Imagine that you give your child a toy, one that you are positive he or she will love. You put thought and money into this toy. Perhaps it was promoted as educational, or perhaps it’s the latest must-have toy. You wrap the toy up, and your child opens it…only to end up tossing the toy to the side and playing with the box.

This can be frustrating as a parent, but there is a lesson here. Children don’t need flashy toys to be happy and to play. They just need their imaginations.

What’s the purpose of toys anyway? We’re told that children learn through play, and this is true, but what exactly are they learning? It depends on the toy and the circumstances.

Ideally, children aren’t playing with toys by themselves. When they’re young, they should be interacting with the toys with a caregiver. When they’re older, perhaps they’re also playing with their friends. Sure, it’s fine for children to play by themselves, but toys should not be a substitute for human interaction.

According to information provided by the American Association of Pediatricians (AAP), “one of the most important purposes of play with toys throughout childhood, and especially in infancy, is not educational at all but rather to facilitate warm, supportive interactions and relationships.”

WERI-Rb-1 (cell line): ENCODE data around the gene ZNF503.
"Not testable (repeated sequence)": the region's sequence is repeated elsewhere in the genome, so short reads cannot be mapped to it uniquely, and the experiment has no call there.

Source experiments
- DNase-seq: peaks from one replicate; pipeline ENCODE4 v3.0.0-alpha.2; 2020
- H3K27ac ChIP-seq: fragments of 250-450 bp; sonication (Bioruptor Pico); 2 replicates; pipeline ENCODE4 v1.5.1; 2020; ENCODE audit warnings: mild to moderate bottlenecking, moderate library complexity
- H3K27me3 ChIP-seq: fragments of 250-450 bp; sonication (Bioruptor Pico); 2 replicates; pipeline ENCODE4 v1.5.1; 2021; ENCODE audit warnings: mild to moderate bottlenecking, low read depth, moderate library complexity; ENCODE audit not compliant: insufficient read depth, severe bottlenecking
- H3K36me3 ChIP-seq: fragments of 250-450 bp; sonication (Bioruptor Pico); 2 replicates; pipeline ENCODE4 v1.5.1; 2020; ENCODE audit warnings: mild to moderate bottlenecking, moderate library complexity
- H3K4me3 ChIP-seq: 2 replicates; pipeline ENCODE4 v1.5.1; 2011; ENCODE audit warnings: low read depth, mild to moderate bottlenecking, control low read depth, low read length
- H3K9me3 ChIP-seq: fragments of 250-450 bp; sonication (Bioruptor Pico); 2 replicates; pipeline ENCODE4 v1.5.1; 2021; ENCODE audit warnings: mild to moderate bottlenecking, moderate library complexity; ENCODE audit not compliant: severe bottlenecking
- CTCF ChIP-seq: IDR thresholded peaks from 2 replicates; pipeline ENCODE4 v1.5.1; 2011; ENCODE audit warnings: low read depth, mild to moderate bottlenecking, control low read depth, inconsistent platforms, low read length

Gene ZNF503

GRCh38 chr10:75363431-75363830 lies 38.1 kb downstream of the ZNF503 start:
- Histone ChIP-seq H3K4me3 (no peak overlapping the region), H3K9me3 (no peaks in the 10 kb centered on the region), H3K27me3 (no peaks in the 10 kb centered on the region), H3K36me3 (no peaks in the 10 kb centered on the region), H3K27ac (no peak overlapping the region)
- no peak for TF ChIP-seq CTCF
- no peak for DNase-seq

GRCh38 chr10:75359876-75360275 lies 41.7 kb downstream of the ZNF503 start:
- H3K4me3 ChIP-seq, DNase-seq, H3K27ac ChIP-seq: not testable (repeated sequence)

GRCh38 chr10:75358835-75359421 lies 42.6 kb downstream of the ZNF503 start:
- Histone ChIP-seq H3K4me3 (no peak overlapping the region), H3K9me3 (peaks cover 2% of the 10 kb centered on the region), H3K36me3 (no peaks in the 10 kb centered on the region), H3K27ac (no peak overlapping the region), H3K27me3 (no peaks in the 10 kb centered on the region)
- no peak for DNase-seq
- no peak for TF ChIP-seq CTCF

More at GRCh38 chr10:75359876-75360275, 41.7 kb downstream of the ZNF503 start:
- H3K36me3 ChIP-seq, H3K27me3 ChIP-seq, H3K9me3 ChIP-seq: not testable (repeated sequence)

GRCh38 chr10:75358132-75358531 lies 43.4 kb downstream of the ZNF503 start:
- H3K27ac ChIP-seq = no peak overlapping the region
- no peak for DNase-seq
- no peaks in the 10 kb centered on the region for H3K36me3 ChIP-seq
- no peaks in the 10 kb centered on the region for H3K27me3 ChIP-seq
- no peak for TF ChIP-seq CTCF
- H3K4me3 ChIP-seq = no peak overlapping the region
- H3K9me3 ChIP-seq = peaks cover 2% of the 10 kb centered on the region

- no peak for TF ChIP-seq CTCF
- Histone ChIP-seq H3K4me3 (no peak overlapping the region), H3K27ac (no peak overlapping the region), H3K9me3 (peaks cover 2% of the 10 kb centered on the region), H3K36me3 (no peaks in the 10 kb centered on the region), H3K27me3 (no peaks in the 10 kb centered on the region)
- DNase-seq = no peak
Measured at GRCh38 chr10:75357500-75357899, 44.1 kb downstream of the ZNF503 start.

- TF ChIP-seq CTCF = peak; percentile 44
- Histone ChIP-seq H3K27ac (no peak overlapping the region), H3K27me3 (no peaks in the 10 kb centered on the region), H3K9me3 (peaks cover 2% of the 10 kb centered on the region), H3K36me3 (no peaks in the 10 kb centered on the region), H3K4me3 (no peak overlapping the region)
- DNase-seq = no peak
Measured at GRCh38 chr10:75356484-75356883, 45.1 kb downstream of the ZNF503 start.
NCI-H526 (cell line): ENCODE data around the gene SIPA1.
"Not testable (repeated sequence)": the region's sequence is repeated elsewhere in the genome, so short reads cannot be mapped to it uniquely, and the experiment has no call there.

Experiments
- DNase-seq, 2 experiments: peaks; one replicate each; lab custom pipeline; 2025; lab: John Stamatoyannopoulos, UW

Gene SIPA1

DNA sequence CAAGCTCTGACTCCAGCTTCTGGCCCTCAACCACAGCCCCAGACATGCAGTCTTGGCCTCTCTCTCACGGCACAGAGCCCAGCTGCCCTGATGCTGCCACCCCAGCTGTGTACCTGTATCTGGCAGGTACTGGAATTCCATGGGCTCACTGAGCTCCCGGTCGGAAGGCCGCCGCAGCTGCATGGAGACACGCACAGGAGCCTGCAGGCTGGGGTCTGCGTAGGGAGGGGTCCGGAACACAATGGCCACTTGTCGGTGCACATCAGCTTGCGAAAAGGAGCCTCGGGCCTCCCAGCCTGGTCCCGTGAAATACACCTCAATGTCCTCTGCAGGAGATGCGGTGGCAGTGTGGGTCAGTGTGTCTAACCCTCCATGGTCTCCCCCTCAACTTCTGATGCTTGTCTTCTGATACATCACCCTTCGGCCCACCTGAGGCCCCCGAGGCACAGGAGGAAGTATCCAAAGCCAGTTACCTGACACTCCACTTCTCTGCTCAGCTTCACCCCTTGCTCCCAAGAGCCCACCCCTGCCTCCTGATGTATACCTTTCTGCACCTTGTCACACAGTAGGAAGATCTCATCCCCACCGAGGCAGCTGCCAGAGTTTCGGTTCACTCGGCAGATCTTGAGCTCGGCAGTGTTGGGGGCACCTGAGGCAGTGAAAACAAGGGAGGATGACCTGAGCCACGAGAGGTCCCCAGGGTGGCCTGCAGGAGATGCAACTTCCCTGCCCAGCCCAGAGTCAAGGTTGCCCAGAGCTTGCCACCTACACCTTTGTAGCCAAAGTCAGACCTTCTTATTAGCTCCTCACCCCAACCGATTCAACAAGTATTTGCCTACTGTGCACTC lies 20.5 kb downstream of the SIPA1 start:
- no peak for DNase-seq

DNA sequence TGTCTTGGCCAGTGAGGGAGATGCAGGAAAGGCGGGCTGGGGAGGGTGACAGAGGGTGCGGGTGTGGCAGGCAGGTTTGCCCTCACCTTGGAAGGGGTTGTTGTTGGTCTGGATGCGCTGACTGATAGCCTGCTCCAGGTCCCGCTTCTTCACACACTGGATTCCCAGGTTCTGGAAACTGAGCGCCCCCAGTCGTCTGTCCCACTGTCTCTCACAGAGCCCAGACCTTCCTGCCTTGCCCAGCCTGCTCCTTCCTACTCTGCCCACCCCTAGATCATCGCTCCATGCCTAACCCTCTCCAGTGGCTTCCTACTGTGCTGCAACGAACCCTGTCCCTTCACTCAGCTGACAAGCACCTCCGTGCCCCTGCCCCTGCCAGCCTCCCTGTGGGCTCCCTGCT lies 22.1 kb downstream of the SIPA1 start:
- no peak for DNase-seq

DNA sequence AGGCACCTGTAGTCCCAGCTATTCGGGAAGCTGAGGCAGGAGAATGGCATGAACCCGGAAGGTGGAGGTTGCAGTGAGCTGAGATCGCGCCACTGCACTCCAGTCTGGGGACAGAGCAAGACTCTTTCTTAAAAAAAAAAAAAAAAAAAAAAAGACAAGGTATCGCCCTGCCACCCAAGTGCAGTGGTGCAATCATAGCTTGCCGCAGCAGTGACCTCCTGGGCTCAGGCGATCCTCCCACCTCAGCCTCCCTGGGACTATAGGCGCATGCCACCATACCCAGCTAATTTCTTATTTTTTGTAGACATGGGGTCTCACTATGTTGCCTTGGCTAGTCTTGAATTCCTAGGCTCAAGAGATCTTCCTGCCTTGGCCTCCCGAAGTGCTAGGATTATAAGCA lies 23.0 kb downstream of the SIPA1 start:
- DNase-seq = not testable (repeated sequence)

What kinds of toys foster these types of interactions? Basic toys like dolls, action figures, blocks, balls and toy cars are recommended. What’s not recommended? Toys like tablets, phones and anything that negates the need for interaction with another person, such as a teddy bear that reads a story by itself.

When we give our children traditional toys, this encourages them to be creative and use their imagination. They learn things like problem solving when they try to build a tower with blocks. They use their imagination when they play with pretend food in a play kitchen. Playing with bats and balls helps children build gross motor skills in a way a video game never could.

According to the AAP, “sometimes the simplest toys may be the best, in that they provide opportunities for children to use their imagination to create the toy use, not the other way around. Choose toys that will grow with the child, foster interactions with caregivers, encourage exploration and problem-solving, and spark the child’s imagination.”

Reading books is also a great idea and a great way to come up with ways to play with toys. The AAP recommends that all parents visit their local library on a regular basis.

What kinds of toys do your children enjoy playing with the most? Does it surprise you that traditional toys are recommended over modern, flashy toys?